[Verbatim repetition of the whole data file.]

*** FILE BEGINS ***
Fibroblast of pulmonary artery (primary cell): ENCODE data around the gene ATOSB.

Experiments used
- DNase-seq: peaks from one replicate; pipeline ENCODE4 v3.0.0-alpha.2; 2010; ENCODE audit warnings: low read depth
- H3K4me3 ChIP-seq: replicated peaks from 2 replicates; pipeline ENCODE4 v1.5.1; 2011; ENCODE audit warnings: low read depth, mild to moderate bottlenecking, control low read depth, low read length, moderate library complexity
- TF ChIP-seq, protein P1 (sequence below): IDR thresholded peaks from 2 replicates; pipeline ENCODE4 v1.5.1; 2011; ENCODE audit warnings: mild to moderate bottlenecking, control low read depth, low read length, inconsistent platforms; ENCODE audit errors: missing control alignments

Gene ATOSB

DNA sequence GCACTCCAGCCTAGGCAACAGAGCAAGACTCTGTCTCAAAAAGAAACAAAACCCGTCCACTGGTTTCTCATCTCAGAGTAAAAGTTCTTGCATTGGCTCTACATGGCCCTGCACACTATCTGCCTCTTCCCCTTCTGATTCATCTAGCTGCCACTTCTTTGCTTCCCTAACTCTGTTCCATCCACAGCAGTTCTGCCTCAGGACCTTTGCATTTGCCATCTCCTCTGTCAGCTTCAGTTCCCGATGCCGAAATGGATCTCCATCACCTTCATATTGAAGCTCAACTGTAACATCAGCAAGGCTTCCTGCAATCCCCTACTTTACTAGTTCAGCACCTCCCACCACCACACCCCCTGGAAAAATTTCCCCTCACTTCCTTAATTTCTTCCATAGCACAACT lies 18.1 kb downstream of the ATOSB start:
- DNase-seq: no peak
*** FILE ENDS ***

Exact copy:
Fibroblast of pulmonary artery (primary cell): ENCODE data around the gene ATOSB.

Experiments used
- DNase-seq: peaks from one replicate; pipeline ENCODE4 v3.0.0-alpha.2; 2010; ENCODE audit warnings: low read depth
- H3K4me3 ChIP-seq: replicated peaks from 2 replicates; pipeline ENCODE4 v1.5.1; 2011; ENCODE audit warnings: low read depth, mild to moderate bottlenecking, control low read depth, low read length, moderate library complexity
- TF ChIP-seq, protein P1 (sequence below): IDR thresholded peaks from 2 replicates; pipeline ENCODE4 v1.5.1; 2011; ENCODE audit warnings: mild to moderate bottlenecking, control low read depth, low read length, inconsistent platforms; ENCODE audit errors: missing control alignments

Gene ATOSB

DNA sequence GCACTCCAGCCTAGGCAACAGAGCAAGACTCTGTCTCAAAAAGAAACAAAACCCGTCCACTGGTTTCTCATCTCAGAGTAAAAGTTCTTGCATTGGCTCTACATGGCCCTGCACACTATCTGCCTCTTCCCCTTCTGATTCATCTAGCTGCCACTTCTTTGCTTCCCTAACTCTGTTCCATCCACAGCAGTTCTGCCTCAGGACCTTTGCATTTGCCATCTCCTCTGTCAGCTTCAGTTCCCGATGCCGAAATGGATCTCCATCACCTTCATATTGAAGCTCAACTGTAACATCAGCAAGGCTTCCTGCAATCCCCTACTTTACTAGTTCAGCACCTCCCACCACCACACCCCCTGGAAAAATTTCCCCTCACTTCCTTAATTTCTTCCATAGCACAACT lies 18.1 kb downstream of the ATOSB start:
- DNase-seq: no peak